Barney Kemp Riggs

There was a time in America when folks just up and died.  No one knew why … they just did.  No one in the mid-1800s knew much about influenza, cancer, congestive heart failure, or stroke.  And when they died, their next of kin buried them.  Family farms were often a long way from other farms, and miles away from the nearest town.  Farm work was unrelentingly hard, and, except for Sunday, there was never any time for sluffing off.  So, after the family member was laid to rest, after prayers were spoken, a meal consumed, everyone went back to their chores.  In a few days, someone would make an appropriate entry in the family Bible.

Sometime later, who really knows how long, a family member might take a trip into town for flour or cloth.  The family member’s passing might be mentioned to the store clerk, who told his wife, who mentioned it to the preacher, who told the sheriff, who told the court clerk, who made an entry in this census book.

In 1874, two friends were hunting when one of them accidently shot and killed the other.  Understandably, there was great sadness among his loved ones — perhaps some anger that a life had been taken so young and maybe at the foolishness that caused the accident.  There was also likely to have been some forgiveness; after all, accidents happen.  In any case, Hugh Armstrong was laid to rest in the family plot behind the house on the side of a hill on a small farm some distance away from the village of Salado, Texas — over in Bell County where a toddler named Jim Ferguson[1] was living at the time.  Well, accidents happen and there was nothing else to be done.

It wasn’t until 1879 when the county sheriff began asking questions about the incident.  I suppose it was a matter of someone from the Armstrong family finally making it in to town and mentioning Hugh’s untimely death to a store clerk.  In any case, the sheriff wanted to ask Hugh’s friend, Barney Kemp Riggs — the man who shot Hugh a few questions about what happened.  At first, Barney agreed to speak to the Sheriff but then, just before the meeting took place, Barney left Bell County for parts unknown.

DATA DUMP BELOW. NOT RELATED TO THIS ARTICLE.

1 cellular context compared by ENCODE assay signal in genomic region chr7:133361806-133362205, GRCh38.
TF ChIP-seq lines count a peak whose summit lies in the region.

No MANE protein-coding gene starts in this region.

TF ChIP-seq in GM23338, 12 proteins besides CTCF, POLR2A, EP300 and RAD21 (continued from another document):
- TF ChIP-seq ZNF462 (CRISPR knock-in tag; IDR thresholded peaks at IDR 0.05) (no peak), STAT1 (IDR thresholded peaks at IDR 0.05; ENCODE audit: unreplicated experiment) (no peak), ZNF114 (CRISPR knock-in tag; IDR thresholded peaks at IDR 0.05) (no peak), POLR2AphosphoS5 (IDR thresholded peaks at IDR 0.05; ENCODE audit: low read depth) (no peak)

The second eldest of seven children, Barney was born to Thomas and Hannah Riggs on 18th December 1856.  As with thousands of people in the mid-1800s, the Rigg family decided to risk moving to Texas where land prices were low and land a good investment.  They settled in the village of Salado where they could farm.  It was never an idyllic life, of course.  The Comanche made life a living hell for some folks, but things were getting better.  There was an army post not too far away, over in Coryell County[2] — Fort Gates (today, Gatesville — north of Fort Hood).

When Barney Riggs left Salado, he went to live with his father’s brother, James, in Cochise County, Arizona.  Jim Riggs had a ranch there and Barney was hired on as a ranch hand.  In 1881, Barney met Miss Vennie Hicklin from Dos Cabezas[3], a small mining town over by Willcox.  Barney and Vennie married on 21st February 1882.  Of course, marriage is a big step in any young man’s life and because a stockmen’s wages were slim Barney Riggs engaged in a little moonlighting to bring in a little extra income by helping Mexican horses and cattle find their way to freedom in the United States.  Of course, moving horses across international borders always incurs some risk, particularly if the transfer takes place without the owner’s consent or knowledge.  One day, Riggs and his cousin were resting ten or twelve recently liberated horses at a watering hole just north of the Mexican border when two vaqueros traveling with three women in a cargo wagon happened by.  The vaqueros noted the brands on the horses were from a spread in Mexico and started asking questions about how those horses found their way into Estados Unidos.